“Should We Do This?”

Quincy and I were fried – way overcooked from a long day pedaling through the desert. We wheeled into a gas station connivence store for a dinner of donuts and chocolate milk. The owner told us that a few miles up the road was a place that had a few trailers. “He charges 10 bucks. Just look for the A-A-Frame building on the left.”

We pushed on. The wind blew. The sun was setting. We rolled over more miles of desert, knowing that a 10 buck trailer was a lot better than a night in a wind-rattled tent, surrounded by grit and snakes.

Six miles later we thought we found home. The A-Frame building was closed and locked. We knocked on the door, hoping someone would let us in. Behind the A-Frame was a meandering row of trailers, rocking in the dust. A freight train rattled across the dessert in the distance, blowing its horn. I wandered among the trailers, looking for signs of life, keeping an eye ahead of my shoes, scanning the dirt for rattlers.

A door popped open. A grey bearded man stood in the doorway and gave me a long look-over. He carefully held on to a railing and hobbled down a few trailer steps to shake hands. 

Fast forward a few minutes and a string of questions, in a mist of beer breath, Charles told me the owners were gone for the day. We chatted a bit longer. 

Charles had a handsome, chiseled face, trim, gray beard and a tight, rubber banded pony tail. He smiled and revealed several missing front teeth. My first thought was that they were lost in a barroom brawl or during a face-plant fall in the middle of a blackout. 

I could tell he was weighing options, considering a plan to help us out. “The only place for you to stay would be in my trailer. In fact, I’ll give you two my bed and I’ll sleep in my recliner.”

Quincy and I glanced at each other with a look of, “should we do this?”

We lifted our bikes up into the trailer and maneuvered them into a cramped kitchen space that separated the bedroom from his sitting room. On the counter was a pile of tobacco and a hand-rolled cigarette. 

“Look at this view I’ve got,” pointing through the side window. “I told my brother to come visit. I told him all about the animals I see out my window. It’s the best view in the world! I told him I’d even give him my bed. He never came.”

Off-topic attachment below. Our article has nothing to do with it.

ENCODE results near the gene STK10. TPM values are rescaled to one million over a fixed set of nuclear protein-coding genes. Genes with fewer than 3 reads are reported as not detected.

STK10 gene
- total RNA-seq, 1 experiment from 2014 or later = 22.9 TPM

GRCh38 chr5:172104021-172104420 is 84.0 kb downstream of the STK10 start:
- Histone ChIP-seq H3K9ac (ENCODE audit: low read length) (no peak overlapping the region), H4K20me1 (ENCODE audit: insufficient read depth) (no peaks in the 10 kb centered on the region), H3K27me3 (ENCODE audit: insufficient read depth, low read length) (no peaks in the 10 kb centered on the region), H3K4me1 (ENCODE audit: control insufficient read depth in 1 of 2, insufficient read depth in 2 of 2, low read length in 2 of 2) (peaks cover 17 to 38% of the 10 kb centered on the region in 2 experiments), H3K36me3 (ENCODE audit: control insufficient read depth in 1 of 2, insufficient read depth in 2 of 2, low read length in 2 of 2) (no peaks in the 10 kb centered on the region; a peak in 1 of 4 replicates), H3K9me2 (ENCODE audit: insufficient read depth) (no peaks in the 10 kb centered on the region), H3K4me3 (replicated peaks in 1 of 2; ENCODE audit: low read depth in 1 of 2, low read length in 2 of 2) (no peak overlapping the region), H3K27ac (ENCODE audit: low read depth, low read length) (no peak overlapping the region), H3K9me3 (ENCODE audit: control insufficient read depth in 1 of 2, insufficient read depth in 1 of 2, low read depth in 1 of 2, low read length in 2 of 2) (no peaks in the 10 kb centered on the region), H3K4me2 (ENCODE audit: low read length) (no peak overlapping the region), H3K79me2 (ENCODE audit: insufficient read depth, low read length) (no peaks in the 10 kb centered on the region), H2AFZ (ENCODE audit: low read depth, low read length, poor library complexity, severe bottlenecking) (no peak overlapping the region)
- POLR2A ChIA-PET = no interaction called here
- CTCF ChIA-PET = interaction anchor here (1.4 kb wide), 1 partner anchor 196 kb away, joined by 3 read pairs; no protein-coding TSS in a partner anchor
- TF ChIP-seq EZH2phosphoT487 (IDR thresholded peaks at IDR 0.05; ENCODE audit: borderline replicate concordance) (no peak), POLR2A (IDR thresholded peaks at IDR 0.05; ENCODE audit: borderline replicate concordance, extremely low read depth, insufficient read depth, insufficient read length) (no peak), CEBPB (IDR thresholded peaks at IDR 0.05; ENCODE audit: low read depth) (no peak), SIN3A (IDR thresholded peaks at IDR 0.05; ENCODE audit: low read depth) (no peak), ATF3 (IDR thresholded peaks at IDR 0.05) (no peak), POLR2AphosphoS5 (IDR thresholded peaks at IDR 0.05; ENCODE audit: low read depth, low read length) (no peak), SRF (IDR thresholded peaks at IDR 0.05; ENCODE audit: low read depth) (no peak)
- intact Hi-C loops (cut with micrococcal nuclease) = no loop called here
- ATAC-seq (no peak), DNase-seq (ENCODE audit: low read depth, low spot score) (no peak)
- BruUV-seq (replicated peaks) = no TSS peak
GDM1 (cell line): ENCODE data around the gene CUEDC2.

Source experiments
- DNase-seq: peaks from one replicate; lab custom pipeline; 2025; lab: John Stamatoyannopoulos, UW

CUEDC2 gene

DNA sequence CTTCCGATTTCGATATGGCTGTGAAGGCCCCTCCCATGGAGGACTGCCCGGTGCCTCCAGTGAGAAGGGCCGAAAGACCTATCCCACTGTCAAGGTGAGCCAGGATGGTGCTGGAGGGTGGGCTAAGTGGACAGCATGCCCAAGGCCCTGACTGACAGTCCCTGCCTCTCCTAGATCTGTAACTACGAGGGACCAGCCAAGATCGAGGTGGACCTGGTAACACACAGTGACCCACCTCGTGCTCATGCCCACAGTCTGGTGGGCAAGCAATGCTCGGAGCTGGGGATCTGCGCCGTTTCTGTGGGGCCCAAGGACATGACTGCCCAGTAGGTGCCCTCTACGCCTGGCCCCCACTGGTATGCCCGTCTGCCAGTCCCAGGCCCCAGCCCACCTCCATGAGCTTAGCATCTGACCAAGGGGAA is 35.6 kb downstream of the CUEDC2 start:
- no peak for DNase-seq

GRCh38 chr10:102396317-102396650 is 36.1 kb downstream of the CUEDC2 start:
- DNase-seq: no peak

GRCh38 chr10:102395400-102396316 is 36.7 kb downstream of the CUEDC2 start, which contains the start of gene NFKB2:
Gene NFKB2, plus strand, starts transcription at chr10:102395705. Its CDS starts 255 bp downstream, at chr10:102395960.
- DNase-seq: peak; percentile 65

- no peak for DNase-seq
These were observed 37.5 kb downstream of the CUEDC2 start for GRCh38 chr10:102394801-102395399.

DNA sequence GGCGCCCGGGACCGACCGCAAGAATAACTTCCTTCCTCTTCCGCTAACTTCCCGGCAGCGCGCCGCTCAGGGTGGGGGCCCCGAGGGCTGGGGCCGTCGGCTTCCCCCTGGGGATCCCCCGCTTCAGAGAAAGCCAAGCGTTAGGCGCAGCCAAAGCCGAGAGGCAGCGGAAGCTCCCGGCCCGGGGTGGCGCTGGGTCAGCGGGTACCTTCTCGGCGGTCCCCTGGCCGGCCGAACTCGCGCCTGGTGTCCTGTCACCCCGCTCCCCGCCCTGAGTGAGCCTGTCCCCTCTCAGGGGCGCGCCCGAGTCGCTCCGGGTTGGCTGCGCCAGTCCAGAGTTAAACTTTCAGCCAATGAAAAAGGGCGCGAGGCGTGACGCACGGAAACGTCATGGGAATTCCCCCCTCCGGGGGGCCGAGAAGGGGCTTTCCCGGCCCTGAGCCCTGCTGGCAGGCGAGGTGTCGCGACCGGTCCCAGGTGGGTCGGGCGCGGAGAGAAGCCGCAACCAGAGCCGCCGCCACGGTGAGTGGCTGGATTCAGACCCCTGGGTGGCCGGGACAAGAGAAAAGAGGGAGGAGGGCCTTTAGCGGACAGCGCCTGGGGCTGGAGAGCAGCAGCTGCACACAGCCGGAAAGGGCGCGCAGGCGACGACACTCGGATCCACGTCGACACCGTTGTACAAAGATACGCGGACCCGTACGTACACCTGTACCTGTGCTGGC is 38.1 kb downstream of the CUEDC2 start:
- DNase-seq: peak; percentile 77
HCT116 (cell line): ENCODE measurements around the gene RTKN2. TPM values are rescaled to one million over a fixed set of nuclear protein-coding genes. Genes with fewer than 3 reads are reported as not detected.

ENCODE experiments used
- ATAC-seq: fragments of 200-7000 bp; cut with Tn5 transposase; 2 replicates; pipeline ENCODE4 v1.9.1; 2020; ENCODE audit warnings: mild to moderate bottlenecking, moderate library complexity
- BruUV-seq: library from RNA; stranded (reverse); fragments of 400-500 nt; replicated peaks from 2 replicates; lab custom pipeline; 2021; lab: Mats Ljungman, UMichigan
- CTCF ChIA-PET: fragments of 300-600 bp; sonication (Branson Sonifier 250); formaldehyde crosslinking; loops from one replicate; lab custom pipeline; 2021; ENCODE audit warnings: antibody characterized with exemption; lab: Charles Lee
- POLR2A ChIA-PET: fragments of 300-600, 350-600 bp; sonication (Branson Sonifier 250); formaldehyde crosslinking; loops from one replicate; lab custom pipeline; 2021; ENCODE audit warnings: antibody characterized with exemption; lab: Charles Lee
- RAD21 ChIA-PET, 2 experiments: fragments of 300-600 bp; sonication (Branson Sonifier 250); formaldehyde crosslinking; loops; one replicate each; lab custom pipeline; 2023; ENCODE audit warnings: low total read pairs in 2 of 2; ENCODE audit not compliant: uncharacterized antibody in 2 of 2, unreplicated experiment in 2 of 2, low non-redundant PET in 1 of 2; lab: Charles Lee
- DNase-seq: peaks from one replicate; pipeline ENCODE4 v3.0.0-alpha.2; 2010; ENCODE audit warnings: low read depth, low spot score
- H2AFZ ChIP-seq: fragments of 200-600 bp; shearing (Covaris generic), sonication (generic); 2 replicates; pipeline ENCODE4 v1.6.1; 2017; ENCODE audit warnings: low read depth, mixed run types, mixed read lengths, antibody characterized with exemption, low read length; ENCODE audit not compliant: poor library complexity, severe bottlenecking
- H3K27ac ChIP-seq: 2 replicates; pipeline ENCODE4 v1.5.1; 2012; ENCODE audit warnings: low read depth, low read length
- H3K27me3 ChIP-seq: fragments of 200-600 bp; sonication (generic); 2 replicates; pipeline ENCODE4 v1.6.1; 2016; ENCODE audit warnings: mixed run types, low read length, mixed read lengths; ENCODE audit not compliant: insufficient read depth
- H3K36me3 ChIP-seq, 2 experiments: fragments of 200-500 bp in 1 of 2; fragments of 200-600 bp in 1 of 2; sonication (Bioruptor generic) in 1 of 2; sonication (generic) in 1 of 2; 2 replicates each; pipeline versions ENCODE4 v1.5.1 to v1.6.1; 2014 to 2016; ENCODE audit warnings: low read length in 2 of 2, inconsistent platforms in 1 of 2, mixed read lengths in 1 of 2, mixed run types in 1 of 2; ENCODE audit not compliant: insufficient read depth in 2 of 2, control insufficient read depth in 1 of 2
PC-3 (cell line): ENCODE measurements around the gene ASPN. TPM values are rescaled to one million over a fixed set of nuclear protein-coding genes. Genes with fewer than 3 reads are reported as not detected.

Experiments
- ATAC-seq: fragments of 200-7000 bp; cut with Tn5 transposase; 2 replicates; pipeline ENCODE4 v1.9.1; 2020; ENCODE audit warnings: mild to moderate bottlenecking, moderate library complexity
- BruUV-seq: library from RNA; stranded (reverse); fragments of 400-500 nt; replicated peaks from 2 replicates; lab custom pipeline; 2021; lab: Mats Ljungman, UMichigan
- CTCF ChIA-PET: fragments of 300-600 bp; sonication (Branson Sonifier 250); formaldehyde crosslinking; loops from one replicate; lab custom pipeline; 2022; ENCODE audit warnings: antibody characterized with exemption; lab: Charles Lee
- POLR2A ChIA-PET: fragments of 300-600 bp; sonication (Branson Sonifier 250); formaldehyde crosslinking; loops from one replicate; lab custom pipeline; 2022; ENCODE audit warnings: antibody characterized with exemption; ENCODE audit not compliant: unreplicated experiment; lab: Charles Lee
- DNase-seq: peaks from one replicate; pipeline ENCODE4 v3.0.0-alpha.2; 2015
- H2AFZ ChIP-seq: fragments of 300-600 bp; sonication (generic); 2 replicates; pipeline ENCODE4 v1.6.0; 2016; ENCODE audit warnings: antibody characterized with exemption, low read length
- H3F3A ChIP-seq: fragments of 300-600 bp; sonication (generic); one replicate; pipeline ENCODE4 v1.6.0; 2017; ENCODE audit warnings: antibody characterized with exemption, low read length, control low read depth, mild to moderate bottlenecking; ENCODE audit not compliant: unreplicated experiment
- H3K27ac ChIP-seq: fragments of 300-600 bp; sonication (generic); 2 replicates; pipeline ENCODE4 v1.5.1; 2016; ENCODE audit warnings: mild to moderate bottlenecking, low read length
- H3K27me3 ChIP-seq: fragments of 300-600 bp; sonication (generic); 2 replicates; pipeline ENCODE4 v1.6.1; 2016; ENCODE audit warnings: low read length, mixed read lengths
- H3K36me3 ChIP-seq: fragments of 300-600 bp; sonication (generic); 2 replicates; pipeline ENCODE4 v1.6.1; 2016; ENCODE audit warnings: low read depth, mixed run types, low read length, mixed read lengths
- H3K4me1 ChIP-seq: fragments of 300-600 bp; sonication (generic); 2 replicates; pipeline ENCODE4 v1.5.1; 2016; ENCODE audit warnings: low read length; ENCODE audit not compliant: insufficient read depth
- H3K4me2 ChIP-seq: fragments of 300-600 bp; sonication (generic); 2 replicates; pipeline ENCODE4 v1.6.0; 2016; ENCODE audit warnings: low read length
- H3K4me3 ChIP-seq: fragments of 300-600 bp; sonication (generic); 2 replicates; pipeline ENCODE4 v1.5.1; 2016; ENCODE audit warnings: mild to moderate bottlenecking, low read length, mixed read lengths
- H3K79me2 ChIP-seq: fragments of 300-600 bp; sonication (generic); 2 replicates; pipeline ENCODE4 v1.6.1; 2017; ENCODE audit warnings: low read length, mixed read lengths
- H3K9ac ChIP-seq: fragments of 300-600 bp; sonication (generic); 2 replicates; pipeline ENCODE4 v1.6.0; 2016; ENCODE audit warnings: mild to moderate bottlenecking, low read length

Charles showed us the tiny bathroom. “Use the shower but be sure to put the plug back into the drain when you’re finished. It empties out onto the sand and the critters like to crawl in.” 

Then he showed us the bedroom. A double mattress took up most of the room. He reached down next to the bed to retrieve his 12 gauge shotgun and several shells. “I’ll take this with me.”

A lot of folks who live out here – some call them desert rats – want to be forgotten. They are getting old. Social Security gives them just enough to manage. They like to be alone. Charles was no exception. Three marriages, 2 adult daughters who don’t talk to him, and a mountain of bills offered little to look forward to. A few years ago he broke his right ankle. It didn’t heal correctly. Walking on it is painful. After the accident, finding work was difficult. Looking down, he offered, “Do you think my daughters stepped up to help? Nope. Nothing. Not a damn thing.” 

Finally his brother handed him a 4-grand wad of cash and said, “go start over.” Charles sifted through a lifetime of possessions and loaded the remnants into his small car. He left Indiana and headed west. 

Quincy and I were awake a 6 am, our sunburned legs still stiff and not quite ready to get back on our bikes and start pedaling. Charles was sitting in the recliner, wrapped in a blue bathrobe, smoking a cig and sipping coffee. He took a drag and looked up, smiling, revealing the gap of missing teeth. “I’d offer you some coffee, but I only have one cup.”

My son and I thanked him for his kind hospitality. We’d grown to like Charles. This was always the best part of cycling through America – being befriended by strangers. Charles asked if we couldn’t hang out for a while longer. It was clear by his tone that he didn’t want us to go.

We carefully backed our bikes out the door and down the steps onto the dessert floor. Charles stood in the doorway to watch us leave. Then he closed the door and returned to his recliner and his favorite pastime: looking out through the trailer window, into the dessert. He watched for animals and birds that might search the parched land for nourishment. He scanned the horizon for the occasional storm that may roll in. His metal box – his home – warmed by the sun, still rocking in the wind. A hawk in the distant blue sky circled. With his shotgun waiting on the floor, Charles took a sip from his only cup, wishing his daughters, or even his brother, would give him a call.

3 thoughts on ““Should We Do This?”

  1. the road calls and you have answered. A great story of stepping to the other side and coming back all the better for it. May each day bring you another challenge, another risk, another laugh.

  2. A great story that may have never been told had two spirits floating through the desert not stopped to seek refuge.

  3. Ok, first of all. You’re a good writer. You’re story is clever and well written. But it’s wrong. I’m one of those “adult daughters” that doesn’t talk to him. Funny, I have a photo from a month ago with him dancing with me at my wedding. Perhaps you should know that he has three failed marriages because he’s an alcoholic. And, despite, his lies and let downs, we still love and communicate with our “desert rat” father. As an author myself, it’s important to look at all sides of the story. Not just be a clever writer.

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